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Homeland Security

Australia: No to Guantanamo Detainees

By VOA News
03 January 2009

The Australian government has formally rejected the United States' request to resettle former detainees from the Guantanamo Bay detention center.

Australian Acting Prime Minister Julia Gillard told reporters Saturday the request was denied because it had not met the country's stringent national security and immigration criteria.

Gillard is filling in for Prime Minister Kevin Rudd while he is on vacation. On Friday, she said the administration of U.S. President George Bush had requested Australia's help with the detainees last month. She said Australia rejected a similar request early last year.

Mr. Bush's successor, President-elect Barack Obama, has pledged to close the Guantanamo Bay prison after taking office in January.

Doing that will require finding homes for prisoners who qualify for release but can not return to their own countries because of the threat of persecution.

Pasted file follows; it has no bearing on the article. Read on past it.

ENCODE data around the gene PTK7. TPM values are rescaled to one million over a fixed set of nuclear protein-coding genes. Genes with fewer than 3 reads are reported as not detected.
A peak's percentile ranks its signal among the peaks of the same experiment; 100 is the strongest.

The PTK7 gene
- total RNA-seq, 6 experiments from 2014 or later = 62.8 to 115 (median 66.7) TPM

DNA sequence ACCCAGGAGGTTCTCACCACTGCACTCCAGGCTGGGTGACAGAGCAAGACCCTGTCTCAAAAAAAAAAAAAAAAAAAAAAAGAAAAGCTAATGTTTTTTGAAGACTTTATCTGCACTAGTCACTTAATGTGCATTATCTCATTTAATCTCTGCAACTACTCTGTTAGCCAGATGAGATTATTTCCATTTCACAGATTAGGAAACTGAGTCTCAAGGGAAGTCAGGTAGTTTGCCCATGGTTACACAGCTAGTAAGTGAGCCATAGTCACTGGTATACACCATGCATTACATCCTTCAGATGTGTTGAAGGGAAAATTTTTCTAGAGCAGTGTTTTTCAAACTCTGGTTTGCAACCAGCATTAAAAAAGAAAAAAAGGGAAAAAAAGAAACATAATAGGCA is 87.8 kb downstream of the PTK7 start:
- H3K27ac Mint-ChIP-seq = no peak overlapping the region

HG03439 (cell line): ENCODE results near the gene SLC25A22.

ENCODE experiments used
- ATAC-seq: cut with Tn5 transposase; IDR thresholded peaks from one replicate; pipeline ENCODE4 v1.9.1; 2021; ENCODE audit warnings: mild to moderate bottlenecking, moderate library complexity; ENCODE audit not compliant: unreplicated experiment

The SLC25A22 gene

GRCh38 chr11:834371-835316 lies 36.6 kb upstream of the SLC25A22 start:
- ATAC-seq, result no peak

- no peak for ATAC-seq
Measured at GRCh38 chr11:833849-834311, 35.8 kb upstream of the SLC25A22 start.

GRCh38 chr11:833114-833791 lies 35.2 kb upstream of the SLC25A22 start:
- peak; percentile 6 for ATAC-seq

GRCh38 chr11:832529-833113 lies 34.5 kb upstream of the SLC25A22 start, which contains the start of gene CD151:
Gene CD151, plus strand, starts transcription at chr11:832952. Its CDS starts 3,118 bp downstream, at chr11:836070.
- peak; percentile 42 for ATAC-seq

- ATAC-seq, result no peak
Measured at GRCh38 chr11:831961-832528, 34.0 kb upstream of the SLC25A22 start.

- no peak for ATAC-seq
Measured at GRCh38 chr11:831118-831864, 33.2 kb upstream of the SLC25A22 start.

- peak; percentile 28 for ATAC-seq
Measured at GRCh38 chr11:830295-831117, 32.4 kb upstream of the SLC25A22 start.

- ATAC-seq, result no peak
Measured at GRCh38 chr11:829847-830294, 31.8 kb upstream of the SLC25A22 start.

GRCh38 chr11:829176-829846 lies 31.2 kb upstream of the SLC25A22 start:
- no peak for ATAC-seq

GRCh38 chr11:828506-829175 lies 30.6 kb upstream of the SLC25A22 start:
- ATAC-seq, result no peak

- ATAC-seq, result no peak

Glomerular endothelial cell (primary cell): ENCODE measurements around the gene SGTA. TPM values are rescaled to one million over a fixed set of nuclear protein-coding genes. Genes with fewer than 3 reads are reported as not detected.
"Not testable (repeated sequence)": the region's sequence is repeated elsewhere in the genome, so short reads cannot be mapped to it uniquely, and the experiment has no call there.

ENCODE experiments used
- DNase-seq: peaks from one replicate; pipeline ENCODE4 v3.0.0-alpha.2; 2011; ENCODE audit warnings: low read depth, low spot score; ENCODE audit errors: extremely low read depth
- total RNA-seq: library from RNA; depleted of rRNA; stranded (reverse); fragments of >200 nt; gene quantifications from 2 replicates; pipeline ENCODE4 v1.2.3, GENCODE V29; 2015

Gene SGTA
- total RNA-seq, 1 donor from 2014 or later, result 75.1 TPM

About 250 people are imprisoned at the detention center, located on a U.S. naval base on the eastern tip of Cuba.

The U.S. set up the prison to hold terrorist suspects following the September 11 attacks on the United States in 2001.

Two Australian citizens - David Hicks and Mamdouh Habib - who were held at the facility are now living in Australia. The Australian political opposition called on its government Friday not to resettle any more former detainees.

Some information for this report was provided by AFP and AP.

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